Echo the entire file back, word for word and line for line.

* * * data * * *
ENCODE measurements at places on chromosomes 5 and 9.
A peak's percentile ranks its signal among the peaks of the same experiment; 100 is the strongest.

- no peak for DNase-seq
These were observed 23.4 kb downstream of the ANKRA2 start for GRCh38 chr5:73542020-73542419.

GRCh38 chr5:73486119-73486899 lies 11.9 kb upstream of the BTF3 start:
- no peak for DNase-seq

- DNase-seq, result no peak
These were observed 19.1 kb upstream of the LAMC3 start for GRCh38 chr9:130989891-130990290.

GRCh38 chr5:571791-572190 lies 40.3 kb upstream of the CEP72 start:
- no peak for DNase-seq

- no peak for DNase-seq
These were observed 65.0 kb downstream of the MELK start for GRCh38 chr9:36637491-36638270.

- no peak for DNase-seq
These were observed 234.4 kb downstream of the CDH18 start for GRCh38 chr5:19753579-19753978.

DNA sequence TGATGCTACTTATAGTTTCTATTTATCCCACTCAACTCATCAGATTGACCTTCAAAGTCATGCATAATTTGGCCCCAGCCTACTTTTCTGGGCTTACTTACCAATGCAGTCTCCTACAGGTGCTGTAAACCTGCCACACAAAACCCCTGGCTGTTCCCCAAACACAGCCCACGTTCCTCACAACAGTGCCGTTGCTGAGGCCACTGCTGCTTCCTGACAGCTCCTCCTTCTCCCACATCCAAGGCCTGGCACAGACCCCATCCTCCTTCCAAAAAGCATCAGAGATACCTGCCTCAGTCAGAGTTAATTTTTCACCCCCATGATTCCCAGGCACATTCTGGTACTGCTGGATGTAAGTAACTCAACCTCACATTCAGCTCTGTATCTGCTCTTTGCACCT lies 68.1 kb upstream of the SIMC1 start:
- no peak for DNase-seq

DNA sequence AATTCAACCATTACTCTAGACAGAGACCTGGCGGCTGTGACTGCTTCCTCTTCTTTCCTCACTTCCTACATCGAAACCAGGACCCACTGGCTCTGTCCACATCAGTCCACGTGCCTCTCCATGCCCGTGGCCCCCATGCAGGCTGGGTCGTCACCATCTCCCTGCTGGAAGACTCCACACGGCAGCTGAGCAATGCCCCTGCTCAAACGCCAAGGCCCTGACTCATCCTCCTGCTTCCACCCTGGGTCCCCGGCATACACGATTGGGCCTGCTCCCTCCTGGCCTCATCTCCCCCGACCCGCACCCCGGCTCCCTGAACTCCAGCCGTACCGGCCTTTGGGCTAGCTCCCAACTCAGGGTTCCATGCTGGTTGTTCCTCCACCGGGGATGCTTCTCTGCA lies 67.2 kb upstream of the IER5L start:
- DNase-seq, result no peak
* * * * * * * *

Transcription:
ENCODE measurements at places on chromosomes 5 and 9.
A peak's percentile ranks its signal among the peaks of the same experiment; 100 is the strongest.

- no peak for DNase-seq
These were observed 23.4 kb downstream of the ANKRA2 start for GRCh38 chr5:73542020-73542419.

GRCh38 chr5:73486119-73486899 lies 11.9 kb upstream of the BTF3 start:
- no peak for DNase-seq

- DNase-seq, result no peak
These were observed 19.1 kb upstream of the LAMC3 start for GRCh38 chr9:130989891-130990290.

GRCh38 chr5:571791-572190 lies 40.3 kb upstream of the CEP72 start:
- no peak for DNase-seq

- no peak for DNase-seq
These were observed 65.0 kb downstream of the MELK start for GRCh38 chr9:36637491-36638270.

- no peak for DNase-seq
These were observed 234.4 kb downstream of the CDH18 start for GRCh38 chr5:19753579-19753978.

DNA sequence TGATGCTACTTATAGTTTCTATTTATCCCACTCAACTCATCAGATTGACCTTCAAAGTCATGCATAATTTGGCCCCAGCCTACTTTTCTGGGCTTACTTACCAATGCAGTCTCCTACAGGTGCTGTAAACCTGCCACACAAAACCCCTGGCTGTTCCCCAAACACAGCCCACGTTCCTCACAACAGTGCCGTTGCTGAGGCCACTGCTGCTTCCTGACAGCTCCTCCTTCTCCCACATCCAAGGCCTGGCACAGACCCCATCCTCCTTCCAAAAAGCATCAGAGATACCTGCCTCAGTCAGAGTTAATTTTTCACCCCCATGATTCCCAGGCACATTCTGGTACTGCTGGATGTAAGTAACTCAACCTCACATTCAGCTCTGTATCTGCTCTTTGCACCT lies 68.1 kb upstream of the SIMC1 start:
- no peak for DNase-seq

DNA sequence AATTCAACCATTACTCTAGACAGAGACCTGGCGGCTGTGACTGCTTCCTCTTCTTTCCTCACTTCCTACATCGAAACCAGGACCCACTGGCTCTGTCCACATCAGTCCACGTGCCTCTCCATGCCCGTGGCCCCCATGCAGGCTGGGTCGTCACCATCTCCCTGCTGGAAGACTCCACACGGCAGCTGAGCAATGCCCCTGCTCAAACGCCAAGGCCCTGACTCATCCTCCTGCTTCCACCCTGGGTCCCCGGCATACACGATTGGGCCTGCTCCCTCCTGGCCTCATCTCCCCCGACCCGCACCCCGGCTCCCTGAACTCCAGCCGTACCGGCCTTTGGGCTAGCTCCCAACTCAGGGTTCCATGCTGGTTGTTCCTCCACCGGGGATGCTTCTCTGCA lies 67.2 kb upstream of the IER5L start:
- DNase-seq, result no peak